SOME TECHNIQUES TO CALCULATE DESIGN CURRENTS IN SHELF AND STRATIFIED COASTAL WATERS

Stephen P. Murray, Myron H. Young

Abstract


Increasing use of marine environments for (a) petroleum-related structures (both explorational and production), (b) subsea mining (e.g., sulfur and salt), (c) brine disposal from onshore salt domes excavated for oil storage, and (d) offshore waste disposal has necessitated more frequent and more accurate predictions of current speeds and directions in coastal and shelf waters. No analytical techniques for such predictions of wind- and density-driven currents in coastal waters are presented at all in the Shore Protection Manual (1973). Wiegel (1964), however, does discuss wind-driven currents, but offers no modern methodologies for their application to coastal and ocean engineering problems. Simple predictive models as outlined in this paper are especially valuable in feasibility studies, where the expense of a field measurement program is not yet justified. The prediction of oil spill trajectories is another important application for these procedures.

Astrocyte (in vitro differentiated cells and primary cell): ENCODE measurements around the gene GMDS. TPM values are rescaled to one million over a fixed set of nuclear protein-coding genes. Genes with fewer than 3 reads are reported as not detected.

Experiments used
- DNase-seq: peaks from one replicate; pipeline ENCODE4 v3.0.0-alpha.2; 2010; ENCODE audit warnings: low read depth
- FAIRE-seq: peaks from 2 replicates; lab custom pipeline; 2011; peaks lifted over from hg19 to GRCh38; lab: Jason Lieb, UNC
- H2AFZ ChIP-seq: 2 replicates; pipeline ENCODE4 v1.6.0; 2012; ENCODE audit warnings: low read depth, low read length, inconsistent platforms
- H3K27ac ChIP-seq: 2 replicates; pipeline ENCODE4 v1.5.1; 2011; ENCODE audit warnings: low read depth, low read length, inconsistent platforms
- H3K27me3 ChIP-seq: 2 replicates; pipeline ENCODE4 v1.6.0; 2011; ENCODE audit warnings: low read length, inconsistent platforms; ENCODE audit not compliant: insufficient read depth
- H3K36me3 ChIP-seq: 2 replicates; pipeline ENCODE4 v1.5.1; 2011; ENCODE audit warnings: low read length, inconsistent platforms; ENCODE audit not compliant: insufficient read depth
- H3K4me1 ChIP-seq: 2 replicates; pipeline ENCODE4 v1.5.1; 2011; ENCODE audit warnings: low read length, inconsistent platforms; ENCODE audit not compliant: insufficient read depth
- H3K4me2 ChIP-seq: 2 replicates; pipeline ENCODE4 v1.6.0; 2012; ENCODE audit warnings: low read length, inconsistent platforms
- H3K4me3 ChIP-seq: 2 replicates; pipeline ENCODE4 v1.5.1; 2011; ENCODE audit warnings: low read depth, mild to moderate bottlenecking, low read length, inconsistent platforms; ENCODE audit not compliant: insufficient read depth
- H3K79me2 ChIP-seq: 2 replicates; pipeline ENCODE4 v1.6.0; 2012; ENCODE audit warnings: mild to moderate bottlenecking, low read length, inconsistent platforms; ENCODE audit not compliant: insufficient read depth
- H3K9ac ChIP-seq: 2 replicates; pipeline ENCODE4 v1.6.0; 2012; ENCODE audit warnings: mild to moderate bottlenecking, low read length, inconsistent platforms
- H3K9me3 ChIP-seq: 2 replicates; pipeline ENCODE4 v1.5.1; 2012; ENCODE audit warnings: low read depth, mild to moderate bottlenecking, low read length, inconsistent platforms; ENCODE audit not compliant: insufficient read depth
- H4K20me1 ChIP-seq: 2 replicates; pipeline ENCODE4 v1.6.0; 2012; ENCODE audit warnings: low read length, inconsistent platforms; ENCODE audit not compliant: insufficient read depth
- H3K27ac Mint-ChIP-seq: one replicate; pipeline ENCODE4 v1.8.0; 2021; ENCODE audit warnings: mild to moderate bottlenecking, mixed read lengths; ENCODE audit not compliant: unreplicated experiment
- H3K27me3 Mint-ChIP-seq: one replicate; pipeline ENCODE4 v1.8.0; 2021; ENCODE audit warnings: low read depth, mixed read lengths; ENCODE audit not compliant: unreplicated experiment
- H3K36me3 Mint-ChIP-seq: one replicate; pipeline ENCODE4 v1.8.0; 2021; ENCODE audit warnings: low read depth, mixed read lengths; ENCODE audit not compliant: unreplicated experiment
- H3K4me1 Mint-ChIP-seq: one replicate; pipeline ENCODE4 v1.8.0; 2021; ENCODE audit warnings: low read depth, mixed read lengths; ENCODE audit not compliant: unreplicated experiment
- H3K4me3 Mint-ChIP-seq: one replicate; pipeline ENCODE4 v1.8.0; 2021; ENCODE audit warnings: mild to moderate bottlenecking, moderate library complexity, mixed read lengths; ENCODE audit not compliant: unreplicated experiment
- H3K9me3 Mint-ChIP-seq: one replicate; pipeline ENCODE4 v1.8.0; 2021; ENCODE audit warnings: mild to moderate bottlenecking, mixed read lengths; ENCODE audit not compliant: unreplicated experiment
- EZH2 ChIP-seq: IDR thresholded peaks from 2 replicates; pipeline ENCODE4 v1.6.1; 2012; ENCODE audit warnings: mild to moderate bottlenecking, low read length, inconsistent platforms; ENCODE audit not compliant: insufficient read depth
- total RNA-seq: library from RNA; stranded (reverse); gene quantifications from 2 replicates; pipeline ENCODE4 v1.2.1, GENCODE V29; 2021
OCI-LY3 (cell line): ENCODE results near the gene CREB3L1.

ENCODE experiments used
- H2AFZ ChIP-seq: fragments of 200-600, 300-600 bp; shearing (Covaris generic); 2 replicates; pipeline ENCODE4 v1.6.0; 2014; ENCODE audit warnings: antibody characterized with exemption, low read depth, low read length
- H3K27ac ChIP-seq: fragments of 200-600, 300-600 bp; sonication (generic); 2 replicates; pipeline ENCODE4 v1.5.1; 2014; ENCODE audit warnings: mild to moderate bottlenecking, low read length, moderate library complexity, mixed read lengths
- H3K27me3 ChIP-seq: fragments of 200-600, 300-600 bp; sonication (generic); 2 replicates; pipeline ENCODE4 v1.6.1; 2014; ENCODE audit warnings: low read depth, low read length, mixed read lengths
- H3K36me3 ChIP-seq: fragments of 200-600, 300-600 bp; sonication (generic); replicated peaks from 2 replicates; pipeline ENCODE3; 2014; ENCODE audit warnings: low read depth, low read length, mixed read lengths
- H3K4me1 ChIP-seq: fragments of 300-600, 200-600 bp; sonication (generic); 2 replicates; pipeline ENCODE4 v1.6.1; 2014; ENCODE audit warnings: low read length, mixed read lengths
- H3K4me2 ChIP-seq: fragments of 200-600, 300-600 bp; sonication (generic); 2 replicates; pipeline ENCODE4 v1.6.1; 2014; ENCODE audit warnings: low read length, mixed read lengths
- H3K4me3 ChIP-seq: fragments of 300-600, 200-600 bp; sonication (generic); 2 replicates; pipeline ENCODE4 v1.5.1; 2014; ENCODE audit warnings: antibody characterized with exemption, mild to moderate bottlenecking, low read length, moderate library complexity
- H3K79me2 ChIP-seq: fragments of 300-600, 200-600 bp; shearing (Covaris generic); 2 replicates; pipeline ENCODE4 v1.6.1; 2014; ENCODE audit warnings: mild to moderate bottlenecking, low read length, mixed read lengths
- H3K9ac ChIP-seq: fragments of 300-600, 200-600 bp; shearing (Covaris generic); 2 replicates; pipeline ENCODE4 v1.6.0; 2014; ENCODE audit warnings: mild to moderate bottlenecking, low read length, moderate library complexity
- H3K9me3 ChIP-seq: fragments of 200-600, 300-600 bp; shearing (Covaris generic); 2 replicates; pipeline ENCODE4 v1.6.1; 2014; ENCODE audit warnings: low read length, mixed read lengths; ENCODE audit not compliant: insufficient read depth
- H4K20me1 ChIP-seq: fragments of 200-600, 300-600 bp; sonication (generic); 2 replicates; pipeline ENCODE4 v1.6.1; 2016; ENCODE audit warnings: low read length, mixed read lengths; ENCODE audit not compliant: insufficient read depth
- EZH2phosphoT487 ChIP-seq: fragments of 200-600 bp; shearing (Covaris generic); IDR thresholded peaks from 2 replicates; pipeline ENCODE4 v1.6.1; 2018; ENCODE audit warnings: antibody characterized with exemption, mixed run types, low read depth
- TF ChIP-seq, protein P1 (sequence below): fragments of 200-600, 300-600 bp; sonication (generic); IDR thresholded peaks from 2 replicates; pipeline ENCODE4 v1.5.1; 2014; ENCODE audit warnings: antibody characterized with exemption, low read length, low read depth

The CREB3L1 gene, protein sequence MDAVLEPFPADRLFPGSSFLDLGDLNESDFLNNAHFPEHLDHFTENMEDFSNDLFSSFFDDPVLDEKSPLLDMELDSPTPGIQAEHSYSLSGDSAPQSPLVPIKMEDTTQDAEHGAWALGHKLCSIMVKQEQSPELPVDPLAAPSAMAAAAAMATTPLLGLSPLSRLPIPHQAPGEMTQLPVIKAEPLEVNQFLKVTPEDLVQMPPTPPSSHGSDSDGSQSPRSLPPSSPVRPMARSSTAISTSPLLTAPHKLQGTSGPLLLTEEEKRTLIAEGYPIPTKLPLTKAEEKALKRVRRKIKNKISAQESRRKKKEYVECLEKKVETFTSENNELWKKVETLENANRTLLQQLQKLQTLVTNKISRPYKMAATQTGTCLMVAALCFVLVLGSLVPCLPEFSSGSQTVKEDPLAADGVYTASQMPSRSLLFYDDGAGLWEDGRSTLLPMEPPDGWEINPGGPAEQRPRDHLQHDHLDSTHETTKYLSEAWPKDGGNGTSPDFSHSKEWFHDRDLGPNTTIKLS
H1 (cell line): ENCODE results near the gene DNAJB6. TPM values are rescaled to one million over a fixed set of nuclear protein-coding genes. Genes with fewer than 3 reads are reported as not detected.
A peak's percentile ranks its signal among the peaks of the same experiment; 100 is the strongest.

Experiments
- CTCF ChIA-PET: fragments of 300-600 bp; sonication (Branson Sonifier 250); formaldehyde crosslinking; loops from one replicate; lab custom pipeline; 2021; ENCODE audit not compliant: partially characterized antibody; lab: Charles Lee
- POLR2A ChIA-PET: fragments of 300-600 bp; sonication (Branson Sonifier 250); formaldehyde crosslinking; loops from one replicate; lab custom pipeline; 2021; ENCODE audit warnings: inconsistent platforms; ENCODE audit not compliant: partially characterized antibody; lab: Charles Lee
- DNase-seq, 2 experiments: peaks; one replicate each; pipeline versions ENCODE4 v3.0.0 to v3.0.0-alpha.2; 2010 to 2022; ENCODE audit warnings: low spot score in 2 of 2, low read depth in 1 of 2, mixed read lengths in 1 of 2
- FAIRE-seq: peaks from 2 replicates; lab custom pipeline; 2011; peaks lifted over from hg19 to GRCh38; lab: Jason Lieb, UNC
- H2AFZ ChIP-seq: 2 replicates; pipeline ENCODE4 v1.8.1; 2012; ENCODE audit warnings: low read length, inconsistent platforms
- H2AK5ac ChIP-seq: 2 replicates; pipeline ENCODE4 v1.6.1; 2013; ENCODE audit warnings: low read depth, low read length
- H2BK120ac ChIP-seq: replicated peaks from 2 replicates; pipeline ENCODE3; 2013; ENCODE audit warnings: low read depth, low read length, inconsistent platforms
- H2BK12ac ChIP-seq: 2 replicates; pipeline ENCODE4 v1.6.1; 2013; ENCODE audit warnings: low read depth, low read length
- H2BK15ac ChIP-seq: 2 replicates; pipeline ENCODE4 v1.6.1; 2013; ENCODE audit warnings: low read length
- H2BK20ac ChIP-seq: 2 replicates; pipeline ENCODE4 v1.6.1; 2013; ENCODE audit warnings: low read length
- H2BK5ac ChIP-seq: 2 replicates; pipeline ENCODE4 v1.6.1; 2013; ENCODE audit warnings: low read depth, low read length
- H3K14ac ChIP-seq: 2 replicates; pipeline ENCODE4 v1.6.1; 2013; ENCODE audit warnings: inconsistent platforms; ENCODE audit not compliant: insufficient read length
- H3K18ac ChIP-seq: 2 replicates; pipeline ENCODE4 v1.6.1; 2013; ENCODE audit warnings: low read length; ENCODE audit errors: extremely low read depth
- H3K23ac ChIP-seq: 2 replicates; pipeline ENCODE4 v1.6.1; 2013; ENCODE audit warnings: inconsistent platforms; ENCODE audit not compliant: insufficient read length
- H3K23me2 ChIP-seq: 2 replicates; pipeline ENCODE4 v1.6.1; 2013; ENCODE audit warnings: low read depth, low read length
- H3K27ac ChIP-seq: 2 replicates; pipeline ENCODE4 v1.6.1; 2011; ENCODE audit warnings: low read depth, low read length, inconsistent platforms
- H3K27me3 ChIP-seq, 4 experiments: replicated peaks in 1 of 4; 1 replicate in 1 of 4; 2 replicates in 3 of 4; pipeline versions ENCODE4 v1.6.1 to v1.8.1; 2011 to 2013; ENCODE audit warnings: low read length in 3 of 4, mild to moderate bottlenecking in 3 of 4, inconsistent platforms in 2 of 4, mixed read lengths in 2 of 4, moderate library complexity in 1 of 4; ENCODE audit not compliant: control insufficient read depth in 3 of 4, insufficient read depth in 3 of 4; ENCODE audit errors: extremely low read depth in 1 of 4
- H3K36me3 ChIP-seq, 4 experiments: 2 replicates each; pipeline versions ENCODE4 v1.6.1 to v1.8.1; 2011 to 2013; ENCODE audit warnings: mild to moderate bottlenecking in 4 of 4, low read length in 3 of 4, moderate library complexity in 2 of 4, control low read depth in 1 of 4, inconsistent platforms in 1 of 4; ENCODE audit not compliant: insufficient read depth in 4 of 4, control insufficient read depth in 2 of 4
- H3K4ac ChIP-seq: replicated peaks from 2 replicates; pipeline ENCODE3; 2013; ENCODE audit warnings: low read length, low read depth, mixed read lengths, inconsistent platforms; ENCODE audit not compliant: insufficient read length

Keywords


stratified water; shelf; design current; current; current calculations

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